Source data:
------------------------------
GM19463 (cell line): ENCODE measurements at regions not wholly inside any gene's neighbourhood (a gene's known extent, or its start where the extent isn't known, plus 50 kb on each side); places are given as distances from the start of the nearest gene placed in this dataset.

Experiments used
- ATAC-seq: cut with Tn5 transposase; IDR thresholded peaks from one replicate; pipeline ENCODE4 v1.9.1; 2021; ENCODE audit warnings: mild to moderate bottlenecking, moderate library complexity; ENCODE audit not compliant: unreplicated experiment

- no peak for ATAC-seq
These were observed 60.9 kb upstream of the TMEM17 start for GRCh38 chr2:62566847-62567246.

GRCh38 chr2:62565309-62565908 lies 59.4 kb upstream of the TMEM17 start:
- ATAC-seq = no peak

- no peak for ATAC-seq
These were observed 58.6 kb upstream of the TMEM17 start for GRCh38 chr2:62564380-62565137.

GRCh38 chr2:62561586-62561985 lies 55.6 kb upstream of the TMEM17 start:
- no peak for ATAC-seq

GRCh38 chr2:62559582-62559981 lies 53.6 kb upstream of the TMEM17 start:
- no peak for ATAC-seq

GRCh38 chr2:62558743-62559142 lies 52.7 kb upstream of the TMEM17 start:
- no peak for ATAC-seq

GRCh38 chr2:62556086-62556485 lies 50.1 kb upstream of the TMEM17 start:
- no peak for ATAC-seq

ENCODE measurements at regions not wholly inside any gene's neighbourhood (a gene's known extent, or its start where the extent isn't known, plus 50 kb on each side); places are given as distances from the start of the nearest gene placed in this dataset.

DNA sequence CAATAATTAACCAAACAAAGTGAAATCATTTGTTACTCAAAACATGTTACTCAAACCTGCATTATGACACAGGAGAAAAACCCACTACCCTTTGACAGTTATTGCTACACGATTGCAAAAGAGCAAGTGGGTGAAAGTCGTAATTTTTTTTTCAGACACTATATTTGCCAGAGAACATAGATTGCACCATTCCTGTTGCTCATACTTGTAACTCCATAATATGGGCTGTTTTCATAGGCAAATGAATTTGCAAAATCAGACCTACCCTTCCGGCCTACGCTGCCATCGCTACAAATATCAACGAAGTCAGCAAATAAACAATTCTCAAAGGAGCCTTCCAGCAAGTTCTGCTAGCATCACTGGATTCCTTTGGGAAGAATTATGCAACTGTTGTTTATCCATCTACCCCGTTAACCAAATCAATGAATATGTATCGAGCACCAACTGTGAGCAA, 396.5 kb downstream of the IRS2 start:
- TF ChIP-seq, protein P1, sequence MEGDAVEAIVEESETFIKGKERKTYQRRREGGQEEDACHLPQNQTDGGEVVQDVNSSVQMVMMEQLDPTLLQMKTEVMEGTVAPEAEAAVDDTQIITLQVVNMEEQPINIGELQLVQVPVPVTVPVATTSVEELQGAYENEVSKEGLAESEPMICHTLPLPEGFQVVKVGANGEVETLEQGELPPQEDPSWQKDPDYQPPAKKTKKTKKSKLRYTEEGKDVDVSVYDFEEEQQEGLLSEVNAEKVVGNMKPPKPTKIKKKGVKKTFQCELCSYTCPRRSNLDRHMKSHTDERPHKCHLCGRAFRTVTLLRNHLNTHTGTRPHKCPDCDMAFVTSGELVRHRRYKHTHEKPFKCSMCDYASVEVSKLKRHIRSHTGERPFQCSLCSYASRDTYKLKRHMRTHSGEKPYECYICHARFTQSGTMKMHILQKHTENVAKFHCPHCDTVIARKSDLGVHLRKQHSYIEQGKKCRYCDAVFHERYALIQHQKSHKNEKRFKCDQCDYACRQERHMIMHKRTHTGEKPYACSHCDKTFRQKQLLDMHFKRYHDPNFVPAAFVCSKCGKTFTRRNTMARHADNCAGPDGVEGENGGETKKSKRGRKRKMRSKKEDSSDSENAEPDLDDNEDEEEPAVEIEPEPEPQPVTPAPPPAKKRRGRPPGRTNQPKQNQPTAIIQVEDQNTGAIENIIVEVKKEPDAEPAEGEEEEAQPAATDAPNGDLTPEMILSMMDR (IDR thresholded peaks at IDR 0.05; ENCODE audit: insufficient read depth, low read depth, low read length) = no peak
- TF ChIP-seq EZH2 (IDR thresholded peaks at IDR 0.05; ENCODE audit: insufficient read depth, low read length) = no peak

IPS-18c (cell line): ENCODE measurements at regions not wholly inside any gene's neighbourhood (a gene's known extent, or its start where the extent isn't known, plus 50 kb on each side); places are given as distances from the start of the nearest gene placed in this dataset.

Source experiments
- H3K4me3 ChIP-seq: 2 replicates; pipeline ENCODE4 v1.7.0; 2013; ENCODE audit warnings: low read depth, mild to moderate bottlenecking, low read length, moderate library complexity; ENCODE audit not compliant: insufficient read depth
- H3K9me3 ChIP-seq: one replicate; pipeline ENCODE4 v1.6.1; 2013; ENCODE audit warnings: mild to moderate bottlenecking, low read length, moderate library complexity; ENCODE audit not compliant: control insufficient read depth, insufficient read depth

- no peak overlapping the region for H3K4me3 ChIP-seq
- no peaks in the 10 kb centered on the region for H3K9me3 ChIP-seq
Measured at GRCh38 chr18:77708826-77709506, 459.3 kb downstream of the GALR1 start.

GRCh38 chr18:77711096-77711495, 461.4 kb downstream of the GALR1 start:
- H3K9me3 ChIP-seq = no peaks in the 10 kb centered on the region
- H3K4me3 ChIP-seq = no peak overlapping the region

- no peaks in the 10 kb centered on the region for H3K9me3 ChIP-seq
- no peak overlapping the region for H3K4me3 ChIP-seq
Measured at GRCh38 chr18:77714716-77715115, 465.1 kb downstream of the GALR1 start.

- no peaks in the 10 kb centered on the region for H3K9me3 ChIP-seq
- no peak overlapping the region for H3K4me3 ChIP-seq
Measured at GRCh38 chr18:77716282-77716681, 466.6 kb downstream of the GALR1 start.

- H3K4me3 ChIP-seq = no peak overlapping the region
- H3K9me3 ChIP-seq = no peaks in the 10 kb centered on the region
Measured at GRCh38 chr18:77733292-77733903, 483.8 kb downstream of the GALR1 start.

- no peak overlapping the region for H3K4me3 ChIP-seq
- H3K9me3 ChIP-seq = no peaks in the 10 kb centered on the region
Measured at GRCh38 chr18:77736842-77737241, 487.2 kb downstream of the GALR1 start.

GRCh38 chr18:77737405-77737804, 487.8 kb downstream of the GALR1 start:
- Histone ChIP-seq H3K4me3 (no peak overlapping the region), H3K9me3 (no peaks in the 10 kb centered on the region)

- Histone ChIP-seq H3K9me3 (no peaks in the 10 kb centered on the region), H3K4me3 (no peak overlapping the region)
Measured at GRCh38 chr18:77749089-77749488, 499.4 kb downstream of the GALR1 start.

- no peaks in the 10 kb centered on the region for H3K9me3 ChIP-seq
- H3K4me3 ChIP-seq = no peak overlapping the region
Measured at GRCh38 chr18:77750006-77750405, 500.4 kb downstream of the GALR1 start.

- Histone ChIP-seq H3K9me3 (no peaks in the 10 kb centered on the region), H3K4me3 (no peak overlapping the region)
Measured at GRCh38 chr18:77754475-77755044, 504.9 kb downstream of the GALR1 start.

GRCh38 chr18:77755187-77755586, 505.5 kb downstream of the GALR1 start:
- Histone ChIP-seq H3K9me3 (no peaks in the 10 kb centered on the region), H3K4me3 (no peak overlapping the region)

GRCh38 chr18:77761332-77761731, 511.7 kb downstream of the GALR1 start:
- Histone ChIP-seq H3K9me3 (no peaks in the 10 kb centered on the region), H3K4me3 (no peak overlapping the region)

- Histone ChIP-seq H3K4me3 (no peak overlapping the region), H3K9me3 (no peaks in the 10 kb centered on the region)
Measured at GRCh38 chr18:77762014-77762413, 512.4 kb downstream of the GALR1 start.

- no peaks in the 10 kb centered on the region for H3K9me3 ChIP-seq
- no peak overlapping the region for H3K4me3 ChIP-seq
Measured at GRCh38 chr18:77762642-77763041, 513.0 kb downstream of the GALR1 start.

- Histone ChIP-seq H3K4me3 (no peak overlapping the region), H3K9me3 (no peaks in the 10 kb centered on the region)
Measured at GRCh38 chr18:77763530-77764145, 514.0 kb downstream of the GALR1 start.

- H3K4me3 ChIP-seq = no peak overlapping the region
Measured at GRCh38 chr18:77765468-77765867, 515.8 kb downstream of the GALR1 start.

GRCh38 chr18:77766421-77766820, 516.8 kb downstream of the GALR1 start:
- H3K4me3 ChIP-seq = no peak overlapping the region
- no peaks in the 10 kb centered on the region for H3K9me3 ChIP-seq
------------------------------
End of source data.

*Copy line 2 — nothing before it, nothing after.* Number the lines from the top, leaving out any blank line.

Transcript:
Experiments used